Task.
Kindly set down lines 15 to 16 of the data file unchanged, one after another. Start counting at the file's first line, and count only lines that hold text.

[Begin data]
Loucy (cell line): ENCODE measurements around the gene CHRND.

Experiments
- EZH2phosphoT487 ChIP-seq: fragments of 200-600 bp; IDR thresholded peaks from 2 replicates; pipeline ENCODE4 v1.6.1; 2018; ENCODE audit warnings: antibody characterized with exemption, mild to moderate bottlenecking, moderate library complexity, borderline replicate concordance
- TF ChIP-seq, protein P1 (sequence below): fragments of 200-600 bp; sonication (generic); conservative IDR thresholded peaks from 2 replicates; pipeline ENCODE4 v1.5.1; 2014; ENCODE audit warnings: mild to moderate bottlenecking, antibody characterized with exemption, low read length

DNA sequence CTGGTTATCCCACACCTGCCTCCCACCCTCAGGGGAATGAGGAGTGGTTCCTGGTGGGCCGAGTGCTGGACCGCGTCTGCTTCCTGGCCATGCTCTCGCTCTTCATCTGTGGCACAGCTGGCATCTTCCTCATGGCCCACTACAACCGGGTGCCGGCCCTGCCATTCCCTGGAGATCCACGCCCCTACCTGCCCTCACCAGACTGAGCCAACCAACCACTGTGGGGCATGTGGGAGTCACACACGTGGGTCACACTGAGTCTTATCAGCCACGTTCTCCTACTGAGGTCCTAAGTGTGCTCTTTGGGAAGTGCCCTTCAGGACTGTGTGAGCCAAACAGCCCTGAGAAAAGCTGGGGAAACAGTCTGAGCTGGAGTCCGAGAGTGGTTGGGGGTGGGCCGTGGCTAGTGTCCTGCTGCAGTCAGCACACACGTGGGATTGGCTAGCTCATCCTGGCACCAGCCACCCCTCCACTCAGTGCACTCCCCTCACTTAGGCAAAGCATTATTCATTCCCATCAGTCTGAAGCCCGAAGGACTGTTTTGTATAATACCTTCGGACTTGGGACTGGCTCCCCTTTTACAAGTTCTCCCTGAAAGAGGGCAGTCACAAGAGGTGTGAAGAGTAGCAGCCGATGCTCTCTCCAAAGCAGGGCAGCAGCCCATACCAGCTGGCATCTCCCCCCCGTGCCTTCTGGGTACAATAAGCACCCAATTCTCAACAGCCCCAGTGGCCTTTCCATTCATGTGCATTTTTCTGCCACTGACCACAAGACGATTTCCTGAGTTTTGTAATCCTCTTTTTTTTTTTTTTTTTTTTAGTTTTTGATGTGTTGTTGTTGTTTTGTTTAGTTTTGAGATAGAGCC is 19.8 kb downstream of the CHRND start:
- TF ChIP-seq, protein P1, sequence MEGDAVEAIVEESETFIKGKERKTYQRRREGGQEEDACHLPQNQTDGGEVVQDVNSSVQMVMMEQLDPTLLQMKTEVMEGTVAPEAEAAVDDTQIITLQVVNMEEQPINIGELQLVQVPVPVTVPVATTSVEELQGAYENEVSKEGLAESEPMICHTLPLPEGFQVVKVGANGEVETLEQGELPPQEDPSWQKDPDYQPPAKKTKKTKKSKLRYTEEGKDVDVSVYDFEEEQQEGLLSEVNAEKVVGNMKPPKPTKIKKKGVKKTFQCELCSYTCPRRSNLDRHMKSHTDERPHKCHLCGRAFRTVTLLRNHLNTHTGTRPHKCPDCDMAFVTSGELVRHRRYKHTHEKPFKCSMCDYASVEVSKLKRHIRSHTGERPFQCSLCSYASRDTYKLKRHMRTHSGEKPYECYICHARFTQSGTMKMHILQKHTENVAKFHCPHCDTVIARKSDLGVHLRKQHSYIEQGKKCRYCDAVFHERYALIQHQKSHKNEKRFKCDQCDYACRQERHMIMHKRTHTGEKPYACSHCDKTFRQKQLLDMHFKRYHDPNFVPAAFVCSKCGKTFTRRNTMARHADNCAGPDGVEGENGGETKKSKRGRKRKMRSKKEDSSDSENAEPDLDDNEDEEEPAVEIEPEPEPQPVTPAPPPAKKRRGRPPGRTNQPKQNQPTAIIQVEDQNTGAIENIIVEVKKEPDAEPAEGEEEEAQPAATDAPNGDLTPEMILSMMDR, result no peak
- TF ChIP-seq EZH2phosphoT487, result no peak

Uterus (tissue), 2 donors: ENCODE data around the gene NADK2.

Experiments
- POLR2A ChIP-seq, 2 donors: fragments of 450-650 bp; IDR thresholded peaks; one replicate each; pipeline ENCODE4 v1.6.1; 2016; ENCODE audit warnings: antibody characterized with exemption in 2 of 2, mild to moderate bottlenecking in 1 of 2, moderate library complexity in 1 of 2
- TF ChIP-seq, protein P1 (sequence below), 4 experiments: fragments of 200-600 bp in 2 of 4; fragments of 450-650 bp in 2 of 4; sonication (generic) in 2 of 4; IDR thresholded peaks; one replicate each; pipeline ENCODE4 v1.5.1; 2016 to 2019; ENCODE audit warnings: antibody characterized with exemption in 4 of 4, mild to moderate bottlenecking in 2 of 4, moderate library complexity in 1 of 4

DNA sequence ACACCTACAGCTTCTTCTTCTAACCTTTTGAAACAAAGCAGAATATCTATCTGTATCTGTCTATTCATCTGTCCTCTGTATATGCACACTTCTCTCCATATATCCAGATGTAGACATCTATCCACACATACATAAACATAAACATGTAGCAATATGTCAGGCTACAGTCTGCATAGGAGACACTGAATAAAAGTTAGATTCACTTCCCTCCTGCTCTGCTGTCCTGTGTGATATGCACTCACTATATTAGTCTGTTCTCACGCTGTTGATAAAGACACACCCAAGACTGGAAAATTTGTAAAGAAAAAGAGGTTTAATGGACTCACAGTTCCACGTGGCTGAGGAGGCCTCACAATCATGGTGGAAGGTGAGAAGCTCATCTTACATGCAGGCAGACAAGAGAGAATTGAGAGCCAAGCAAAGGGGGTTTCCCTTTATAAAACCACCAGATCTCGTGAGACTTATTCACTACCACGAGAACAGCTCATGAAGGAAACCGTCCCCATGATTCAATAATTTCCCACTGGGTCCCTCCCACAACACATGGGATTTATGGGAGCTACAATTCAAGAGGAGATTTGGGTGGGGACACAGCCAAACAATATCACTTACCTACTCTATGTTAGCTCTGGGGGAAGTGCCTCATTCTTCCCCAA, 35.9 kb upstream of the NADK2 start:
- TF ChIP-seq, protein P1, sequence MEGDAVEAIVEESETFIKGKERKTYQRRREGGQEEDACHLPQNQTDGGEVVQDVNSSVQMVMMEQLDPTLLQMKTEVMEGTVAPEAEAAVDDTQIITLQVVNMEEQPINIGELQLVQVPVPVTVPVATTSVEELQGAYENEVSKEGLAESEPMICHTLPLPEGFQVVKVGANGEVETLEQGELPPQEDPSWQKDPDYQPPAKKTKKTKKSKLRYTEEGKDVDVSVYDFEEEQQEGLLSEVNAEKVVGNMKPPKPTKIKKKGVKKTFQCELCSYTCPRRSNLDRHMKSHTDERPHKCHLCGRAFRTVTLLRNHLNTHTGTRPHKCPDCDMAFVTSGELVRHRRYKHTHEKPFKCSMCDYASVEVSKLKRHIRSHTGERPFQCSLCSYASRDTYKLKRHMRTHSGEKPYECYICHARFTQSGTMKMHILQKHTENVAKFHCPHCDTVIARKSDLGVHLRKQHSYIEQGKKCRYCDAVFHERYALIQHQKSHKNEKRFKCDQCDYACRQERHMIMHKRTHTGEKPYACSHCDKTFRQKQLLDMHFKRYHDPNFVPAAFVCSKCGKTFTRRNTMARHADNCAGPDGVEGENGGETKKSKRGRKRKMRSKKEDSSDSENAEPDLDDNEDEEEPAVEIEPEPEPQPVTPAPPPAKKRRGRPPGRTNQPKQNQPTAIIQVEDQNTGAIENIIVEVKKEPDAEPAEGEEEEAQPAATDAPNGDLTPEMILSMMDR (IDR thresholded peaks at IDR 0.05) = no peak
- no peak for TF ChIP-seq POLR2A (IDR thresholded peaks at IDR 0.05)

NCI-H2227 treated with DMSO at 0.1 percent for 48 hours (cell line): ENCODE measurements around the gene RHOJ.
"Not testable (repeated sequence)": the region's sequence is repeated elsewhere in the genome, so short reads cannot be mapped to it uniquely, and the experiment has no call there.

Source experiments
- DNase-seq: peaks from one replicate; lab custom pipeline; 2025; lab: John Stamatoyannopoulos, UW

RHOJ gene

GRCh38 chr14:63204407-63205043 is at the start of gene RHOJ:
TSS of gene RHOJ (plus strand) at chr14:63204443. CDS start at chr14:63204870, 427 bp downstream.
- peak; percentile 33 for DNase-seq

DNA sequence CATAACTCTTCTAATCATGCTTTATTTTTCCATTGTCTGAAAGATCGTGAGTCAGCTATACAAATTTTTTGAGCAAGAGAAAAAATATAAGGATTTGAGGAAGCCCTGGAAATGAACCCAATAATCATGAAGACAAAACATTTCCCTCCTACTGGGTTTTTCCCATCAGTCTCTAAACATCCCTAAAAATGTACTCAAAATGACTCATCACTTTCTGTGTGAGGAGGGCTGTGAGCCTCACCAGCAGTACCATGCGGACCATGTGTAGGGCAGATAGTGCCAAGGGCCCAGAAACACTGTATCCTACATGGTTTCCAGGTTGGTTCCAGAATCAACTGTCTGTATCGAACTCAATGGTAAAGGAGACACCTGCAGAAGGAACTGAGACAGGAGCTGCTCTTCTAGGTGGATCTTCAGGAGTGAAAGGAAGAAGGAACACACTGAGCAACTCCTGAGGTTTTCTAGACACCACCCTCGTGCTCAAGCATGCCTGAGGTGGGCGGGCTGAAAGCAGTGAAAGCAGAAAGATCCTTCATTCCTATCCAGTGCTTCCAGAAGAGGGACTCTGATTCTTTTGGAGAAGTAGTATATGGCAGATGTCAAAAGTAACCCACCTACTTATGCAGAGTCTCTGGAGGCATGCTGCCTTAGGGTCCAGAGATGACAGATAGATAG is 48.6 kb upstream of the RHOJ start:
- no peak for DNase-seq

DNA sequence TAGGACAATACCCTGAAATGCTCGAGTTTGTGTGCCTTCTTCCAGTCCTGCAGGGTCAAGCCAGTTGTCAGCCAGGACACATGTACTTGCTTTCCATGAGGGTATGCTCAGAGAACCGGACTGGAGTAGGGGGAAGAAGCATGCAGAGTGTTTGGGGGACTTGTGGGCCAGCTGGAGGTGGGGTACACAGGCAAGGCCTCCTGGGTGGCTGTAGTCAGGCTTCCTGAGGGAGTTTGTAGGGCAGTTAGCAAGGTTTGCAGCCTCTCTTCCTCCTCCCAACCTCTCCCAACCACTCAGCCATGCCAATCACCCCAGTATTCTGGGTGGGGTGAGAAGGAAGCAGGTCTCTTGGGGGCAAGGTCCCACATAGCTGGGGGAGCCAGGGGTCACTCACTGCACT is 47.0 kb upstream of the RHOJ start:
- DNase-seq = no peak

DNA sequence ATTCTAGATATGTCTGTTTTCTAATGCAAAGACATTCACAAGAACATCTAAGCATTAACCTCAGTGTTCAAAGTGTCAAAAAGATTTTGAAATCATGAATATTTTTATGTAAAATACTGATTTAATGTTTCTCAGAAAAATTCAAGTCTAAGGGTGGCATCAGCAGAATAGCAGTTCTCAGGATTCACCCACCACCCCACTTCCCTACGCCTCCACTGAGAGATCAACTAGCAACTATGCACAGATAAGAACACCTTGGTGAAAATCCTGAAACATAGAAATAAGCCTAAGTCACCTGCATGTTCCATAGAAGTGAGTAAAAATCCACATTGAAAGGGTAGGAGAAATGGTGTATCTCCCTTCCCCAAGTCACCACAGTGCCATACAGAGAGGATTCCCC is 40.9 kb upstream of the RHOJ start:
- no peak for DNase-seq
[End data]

NCI-H2227 treated with DMSO at 0.1 percent for 48 hours (cell line): ENCODE measurements around the gene RHOJ.
"Not testable (repeated sequence)": the region's sequence is repeated elsewhere in the genome, so short reads cannot be mapped to it uniquely, and the experiment has no call there.